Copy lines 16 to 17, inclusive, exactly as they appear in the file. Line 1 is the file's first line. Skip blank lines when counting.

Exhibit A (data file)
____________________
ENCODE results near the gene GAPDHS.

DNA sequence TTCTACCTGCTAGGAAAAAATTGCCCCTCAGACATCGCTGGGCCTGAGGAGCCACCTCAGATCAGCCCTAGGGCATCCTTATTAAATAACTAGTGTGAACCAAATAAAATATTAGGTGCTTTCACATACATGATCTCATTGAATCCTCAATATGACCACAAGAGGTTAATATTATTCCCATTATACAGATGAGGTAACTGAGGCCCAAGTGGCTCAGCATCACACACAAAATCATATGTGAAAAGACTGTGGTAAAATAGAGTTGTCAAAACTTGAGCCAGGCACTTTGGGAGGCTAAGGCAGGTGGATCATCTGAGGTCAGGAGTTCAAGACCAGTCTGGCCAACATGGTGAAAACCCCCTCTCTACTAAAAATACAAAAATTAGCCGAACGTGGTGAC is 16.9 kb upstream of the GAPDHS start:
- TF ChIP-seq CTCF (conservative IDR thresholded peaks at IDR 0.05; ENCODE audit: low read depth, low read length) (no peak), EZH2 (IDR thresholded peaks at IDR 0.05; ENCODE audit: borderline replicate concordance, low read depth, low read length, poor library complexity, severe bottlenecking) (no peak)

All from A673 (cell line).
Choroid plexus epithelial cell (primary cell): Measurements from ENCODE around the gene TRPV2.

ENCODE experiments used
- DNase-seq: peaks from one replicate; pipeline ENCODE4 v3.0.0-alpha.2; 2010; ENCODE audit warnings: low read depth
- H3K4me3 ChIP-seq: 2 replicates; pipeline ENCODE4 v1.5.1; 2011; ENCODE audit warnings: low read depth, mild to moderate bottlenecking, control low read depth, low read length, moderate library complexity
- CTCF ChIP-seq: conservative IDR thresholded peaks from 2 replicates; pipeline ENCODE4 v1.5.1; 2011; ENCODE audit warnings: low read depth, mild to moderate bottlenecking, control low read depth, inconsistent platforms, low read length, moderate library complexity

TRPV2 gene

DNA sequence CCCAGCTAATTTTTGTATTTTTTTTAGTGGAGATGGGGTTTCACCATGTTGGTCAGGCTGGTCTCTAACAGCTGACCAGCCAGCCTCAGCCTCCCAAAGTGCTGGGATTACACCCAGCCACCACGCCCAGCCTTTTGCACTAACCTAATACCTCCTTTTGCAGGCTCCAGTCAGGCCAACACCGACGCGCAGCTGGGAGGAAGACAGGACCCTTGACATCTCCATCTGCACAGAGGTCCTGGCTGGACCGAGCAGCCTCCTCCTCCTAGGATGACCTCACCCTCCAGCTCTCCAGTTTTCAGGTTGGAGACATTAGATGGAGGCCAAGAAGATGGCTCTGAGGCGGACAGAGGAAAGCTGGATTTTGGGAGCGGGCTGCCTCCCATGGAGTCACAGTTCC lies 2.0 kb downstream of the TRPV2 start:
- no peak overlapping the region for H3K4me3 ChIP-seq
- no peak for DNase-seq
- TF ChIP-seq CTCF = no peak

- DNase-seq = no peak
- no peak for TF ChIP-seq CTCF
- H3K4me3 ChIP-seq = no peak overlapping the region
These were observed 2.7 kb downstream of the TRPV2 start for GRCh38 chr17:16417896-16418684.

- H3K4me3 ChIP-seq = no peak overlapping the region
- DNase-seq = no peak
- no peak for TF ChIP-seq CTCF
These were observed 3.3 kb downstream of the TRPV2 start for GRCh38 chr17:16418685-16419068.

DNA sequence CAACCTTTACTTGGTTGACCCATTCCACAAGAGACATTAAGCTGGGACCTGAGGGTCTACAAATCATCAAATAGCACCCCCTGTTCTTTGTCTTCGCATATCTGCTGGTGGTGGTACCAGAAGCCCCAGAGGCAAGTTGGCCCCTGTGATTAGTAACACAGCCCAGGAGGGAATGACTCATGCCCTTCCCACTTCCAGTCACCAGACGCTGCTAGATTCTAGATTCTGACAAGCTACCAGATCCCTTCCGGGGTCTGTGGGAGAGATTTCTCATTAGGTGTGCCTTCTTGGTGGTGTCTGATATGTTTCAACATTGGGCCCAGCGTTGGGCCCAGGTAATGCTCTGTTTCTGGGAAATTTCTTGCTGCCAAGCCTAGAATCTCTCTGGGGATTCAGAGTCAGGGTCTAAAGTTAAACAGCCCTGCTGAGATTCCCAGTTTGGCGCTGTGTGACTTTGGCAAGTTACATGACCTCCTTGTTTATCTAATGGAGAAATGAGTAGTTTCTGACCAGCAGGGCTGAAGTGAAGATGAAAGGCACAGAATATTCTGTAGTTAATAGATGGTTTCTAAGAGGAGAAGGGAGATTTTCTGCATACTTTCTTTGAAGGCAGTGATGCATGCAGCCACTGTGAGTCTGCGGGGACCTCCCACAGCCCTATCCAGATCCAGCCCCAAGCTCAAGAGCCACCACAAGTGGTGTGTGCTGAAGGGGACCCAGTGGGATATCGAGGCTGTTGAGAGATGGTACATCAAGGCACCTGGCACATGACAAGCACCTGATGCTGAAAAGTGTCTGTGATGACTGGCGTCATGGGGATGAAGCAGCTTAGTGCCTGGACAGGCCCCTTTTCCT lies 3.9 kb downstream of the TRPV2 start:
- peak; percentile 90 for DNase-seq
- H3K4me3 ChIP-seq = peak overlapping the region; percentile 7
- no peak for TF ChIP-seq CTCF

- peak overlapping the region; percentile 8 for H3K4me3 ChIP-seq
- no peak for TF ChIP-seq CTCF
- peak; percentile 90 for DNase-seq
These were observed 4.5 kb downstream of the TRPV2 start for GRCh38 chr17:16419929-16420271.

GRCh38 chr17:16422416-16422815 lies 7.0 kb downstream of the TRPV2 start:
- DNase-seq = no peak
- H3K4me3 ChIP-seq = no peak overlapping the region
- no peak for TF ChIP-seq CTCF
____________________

- no peak for TF ChIP-seq CTCF
- H3K4me3 ChIP-seq = no peak overlapping the region